Libby vs. hoopla — Which platform is right for you?
A much-anticipated new resource, now available at the Racine Public Library, is the digital collection hoopla. hoopla supplements the digital collection we already offer through Libby (the app version of Wisconsin’s Digital Library), and it’s another free-to-use resource at the library. That means you can get e-books and audiobooks without putting more money into the pockets of Jeffrey Bezos (i.e., Amazon).
While Libby and hoopla are similar, each comes with their own pros and cons as well as special features, so each offers something unique to the library. That means no matter how you like to enjoy your content, we’ve got a service for you. When it comes to Libby vs. hoopla, there’s no right answer, but let me tell you what I’d recommend.
Pros and Cons of hoopla
The main way hoopla is different from Libby is that it also features music, TV shows and movies — all available for download with your library card. (Wisconsin’s Digital Library does offer TV shows and movies, too, but you can’t get them through the Libby app.)
My favorite thing hoopla gives you — which you won’t find on Libby — is five instant downloads per month. That means no months-long wait lists just to borrow the second book in the series you’re reading.
The biggest draw-back I found about hoopla is that the titles available are on the older side. So you most likely aren’t going to be able to find the newest bestsellers on hoopla. Many of the titles in hoopla even come across as fan fiction about other authors and books (i.e., bibliographies and literary analyses) — which might be a plus for you, depending on what kind of reader you are! All that said, hoopla’s collection is larger than Libby’s, and it comes with more supplemental titles.
Personally, I find that hoopla is best used for TV shows and movies. However, keep in mind that with hoopla, you only have those five instant check-outs. So if you are watching the first season of the U.K. version of “The Office” on hoopla, you can only watch episodes one through five for the whole month. That said, your checkouts reset at the start of each month, regardless of when you downloaded titles in the previous month. So my advice is that if you’re starting a new season, start watching on the 30th of the month so you can binge-watch 10 episodes in short succession.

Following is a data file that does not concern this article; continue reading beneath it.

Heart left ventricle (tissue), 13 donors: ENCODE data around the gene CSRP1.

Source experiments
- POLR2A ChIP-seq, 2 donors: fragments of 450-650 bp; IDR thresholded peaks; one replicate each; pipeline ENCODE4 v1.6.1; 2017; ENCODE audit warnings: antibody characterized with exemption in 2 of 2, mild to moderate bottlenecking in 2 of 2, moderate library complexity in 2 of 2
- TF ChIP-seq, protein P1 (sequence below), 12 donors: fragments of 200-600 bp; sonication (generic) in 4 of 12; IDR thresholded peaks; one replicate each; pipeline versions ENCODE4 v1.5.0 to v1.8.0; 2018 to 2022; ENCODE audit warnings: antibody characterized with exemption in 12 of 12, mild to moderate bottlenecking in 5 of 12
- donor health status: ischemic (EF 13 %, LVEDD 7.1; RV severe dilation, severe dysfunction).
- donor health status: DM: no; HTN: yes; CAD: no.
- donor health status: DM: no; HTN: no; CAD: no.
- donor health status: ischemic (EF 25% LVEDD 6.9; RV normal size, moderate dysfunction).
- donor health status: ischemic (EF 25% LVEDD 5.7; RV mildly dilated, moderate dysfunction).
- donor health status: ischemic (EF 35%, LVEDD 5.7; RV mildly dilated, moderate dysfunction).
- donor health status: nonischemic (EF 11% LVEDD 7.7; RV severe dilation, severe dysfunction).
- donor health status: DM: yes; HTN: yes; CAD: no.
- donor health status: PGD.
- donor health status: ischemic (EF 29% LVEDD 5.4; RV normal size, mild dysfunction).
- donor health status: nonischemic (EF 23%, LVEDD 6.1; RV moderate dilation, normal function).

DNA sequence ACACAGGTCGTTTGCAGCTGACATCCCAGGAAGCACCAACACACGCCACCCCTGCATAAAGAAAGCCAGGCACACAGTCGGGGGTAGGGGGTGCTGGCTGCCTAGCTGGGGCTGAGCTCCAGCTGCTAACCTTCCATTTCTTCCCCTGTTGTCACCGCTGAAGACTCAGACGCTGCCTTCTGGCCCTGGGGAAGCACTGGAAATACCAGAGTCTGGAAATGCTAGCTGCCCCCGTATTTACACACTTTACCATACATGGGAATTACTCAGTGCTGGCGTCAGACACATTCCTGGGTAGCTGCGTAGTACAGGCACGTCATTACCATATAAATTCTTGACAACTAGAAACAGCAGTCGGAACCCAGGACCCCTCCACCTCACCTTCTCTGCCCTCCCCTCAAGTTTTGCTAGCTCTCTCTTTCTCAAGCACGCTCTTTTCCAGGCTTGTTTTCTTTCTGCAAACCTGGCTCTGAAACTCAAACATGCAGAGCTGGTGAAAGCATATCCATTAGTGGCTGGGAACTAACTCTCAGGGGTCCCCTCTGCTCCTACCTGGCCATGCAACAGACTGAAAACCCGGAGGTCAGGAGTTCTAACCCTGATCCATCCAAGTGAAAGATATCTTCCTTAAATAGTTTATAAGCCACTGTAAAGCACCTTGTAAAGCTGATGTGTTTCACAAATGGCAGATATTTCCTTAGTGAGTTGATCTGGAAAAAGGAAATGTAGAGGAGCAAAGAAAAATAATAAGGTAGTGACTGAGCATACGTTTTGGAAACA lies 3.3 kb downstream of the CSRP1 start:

Pros and Cons of Libby
With Libby, I find that most e-books and audiobooks I am looking to read or listen to are available — even the newer or more popular ones. And if I can’t find what I’m looking for, I can always request a title for the library to purchase, which we’re great about responding to.
The biggest downside, though, is that the wait times absolutely stink. Sometimes you’ll have to wait months for a title to become available. No joke. One of my own Libby titles, “Moon of the Crusted Snow,” just became available, and I put that title on hold probably seven months ago. (Not that I’m complaining. The book is a story about the Anishinaabe nation — which you might know as the Ojibwa — so the more hands this book gets into, the better!)
To balance out the wait times, Libby does have “always available” and “Lucky Day” collections. If I don’t have any holds available, I can usually find something interesting to listen to in either one of these collections. The Lucky Day collection is especially nice since the titles are bestsellers that would usually have long waits.
Libby vs. hoopla: The Verdict
If I had to choose one platform to use over the other, I’d go with Libby. It just has more titles I’m interested in reading than hoopla does, which is hard to beat.
On the other hand, if I’m having a bad week and I need some Harry Potter comfort that I don’t have to wait weeks to access, I’m going with hoopla.
Thankfully, you don’t have to make the choice — they’re both available to all patrons of the library. Both apps have pros and cons, and they are both fantastic resources to have. And in the end, I would use either one of these apps before paying for an Audible subscription!